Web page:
The Hidden Ingredient in Your Painkillers

Concerns about hidden ingredients in medications and supplements are not new.  But researchers at the University of Dundee and University College in London are so concerned about one particular ingredient that they’re saying the public “should be warned about the potential dangers”, and the tablets “should be prescribed with caution only if the perceived benefits outweigh the risks.”

That ingredient?  Sodium.

Yes, sodium – as in, salt.

Sodium - hidden in your painkillers?

But at such high levels that it could cause some serious risks.

When it comes to ibuprofen medications, as an example, there are already concerns about increased risk of heart disease.  Since migraine patients are already at an increased risk of heart disease, they need to be cautious about how much they take.

But it turns out that there’s another reason to be concerned particularly about those versions of these medications that are soluble or “effervescent”.  Taking the maximum dose of some of these may mean you’re over your daily limit of salt, even if you don’t eat anything else all day!  And it’s often these versions that are recommended for migraine, because they’re “fast acting”.

This particular study compared patients who had taken high-sodium versions of medications such as ibuprofen, aspirin, and acetaminophen / paracetamol with those who took the same medications, but versions that were sodium-free.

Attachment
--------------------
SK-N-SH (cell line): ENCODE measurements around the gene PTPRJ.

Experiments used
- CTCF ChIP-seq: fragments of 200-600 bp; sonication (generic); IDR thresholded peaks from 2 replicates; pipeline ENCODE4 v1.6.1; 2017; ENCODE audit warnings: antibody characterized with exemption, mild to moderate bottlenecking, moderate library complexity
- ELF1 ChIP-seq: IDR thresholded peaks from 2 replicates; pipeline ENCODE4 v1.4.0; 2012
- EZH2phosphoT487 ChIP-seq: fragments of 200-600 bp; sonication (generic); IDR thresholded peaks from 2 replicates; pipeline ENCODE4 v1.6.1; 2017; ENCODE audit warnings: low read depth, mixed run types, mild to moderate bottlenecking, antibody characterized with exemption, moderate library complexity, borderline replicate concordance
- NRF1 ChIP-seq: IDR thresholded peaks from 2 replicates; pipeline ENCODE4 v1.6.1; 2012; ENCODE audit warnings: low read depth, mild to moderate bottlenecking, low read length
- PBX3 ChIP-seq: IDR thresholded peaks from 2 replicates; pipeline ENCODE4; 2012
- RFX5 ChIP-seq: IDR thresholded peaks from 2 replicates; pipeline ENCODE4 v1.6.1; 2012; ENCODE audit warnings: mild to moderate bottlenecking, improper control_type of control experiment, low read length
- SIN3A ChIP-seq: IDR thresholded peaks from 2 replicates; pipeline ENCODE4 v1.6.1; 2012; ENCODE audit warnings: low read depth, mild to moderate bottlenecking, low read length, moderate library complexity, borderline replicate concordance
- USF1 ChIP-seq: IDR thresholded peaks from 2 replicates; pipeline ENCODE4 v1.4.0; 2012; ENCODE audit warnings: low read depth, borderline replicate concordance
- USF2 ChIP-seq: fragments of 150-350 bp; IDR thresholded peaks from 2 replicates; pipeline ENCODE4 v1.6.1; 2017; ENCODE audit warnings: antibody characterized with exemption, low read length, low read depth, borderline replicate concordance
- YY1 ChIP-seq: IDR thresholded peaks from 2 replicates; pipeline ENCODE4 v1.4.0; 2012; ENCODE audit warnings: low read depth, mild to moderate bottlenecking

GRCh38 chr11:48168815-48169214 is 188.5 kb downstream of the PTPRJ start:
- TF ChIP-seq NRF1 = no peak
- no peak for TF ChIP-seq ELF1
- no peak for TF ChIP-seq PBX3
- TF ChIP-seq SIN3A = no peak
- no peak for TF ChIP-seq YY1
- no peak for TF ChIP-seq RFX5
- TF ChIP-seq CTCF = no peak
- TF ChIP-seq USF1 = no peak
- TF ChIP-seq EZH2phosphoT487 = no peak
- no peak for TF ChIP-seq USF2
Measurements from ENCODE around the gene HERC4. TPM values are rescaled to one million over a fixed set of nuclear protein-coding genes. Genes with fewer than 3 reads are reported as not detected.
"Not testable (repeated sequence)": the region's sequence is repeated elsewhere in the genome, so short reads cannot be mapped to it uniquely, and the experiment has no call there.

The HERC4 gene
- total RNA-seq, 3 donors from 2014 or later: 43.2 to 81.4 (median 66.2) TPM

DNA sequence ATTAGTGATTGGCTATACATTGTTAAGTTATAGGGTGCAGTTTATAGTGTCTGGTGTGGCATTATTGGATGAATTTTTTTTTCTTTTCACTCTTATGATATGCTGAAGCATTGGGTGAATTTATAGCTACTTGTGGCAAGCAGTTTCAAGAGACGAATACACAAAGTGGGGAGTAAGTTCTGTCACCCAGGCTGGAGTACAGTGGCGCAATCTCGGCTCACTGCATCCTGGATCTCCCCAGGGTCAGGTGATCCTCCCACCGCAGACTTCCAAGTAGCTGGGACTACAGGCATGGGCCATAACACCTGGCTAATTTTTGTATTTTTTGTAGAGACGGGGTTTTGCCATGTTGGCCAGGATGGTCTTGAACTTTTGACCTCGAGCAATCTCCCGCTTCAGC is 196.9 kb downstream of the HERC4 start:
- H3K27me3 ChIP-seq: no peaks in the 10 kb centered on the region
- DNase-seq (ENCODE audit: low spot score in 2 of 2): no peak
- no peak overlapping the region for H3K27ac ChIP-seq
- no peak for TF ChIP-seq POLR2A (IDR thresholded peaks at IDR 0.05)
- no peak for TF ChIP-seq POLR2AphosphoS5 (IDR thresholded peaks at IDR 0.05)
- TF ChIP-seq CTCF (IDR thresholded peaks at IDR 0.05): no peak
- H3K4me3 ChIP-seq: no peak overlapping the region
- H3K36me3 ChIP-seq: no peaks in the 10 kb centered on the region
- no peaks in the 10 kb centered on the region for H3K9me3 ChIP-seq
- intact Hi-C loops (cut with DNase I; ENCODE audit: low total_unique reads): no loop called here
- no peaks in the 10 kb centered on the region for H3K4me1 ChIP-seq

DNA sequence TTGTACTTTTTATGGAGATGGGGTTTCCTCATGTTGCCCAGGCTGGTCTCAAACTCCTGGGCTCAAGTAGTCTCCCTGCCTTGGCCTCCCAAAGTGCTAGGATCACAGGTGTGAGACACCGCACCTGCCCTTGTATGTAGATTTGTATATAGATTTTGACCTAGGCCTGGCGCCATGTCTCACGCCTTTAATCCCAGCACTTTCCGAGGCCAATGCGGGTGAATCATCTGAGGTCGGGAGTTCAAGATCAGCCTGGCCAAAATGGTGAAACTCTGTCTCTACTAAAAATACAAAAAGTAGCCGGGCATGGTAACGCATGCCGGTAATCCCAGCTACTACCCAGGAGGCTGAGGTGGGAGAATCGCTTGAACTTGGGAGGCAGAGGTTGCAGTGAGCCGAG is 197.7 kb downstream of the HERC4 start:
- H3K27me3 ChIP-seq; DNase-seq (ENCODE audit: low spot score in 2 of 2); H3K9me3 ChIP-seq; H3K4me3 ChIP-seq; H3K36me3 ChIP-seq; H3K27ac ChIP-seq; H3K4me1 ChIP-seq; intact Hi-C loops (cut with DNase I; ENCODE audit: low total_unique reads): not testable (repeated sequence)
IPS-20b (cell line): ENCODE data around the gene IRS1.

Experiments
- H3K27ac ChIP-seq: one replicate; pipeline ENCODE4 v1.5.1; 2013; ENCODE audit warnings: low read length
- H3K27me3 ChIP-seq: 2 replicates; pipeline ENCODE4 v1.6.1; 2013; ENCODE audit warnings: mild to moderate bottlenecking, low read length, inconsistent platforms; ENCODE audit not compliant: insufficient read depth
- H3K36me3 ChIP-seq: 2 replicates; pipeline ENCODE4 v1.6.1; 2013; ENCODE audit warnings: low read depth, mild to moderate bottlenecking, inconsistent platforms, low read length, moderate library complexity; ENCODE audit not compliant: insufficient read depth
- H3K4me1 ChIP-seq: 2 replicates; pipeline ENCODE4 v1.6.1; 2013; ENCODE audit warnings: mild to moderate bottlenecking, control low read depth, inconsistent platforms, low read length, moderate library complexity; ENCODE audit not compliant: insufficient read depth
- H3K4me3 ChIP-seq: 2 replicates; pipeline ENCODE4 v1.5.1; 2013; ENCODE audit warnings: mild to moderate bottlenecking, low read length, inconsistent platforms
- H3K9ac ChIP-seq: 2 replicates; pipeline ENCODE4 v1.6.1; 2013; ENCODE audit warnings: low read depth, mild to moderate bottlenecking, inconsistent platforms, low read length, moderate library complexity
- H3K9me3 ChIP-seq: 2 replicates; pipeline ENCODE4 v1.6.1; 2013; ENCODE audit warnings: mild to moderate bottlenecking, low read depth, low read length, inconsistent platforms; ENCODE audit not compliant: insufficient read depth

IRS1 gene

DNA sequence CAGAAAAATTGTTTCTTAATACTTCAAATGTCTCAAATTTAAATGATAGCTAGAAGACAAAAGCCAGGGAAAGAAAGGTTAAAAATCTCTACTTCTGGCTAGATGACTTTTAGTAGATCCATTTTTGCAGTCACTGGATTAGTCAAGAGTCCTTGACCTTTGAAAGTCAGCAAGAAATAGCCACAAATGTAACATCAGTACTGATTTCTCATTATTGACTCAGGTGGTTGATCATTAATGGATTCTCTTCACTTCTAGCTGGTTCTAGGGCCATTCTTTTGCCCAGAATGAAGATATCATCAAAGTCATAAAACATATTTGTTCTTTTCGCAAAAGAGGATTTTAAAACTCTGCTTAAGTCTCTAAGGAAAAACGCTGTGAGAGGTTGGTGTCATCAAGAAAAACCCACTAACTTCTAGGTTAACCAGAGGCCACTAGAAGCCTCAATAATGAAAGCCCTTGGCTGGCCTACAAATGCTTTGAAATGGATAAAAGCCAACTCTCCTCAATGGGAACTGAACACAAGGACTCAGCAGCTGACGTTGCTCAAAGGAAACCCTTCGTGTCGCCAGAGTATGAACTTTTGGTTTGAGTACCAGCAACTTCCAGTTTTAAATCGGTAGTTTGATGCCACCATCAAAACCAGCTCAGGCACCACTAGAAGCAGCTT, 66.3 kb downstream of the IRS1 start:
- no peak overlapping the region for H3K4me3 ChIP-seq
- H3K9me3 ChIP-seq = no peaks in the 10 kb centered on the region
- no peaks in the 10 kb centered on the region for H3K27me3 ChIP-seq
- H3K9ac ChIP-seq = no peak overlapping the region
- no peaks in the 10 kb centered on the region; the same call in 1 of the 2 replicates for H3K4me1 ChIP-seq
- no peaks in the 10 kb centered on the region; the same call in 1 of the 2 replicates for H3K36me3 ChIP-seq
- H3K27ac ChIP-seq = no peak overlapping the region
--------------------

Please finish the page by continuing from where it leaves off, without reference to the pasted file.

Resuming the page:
The sodium did make a significant difference.  The report in the British Medical Journal explains (emphasis mine):

Overall, the researchers found that patients taking the sodium-containing effervescent, dispersible and soluble medications had a 16% increased risk of a heart attack, stroke or vascular death compared with other patients taking the non-sodium versions of those exact medications.

Patients taking the sodium-containing drugs were also seven times more likely to develop high blood pressure and overall death rates were also 28% higher in this group.  These events are largely driven by an increased risk of hypertension and stroke.

Of course it’s no secret that patients should take these medications with caution, and not use them frequently and especially not long-term.  At least, it shouldn’t be a secret.

But researchers are encouraging doctors to watch patients closely when they feel that these medications must be prescribed.  And they’re also calling for better labelling on medications containing sodium.

As for patients, researchers have this recommendation:

It’s an avoidable risk and it’s a cardiovascular risk which is the commonest cause of death in Britain. If you take these drugs every day it would be better for your health to take the normal versions, not the soluble ones.

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1 comment… add one
  • Fiona Jan 10, 2014

    Commonest? Seriously?!

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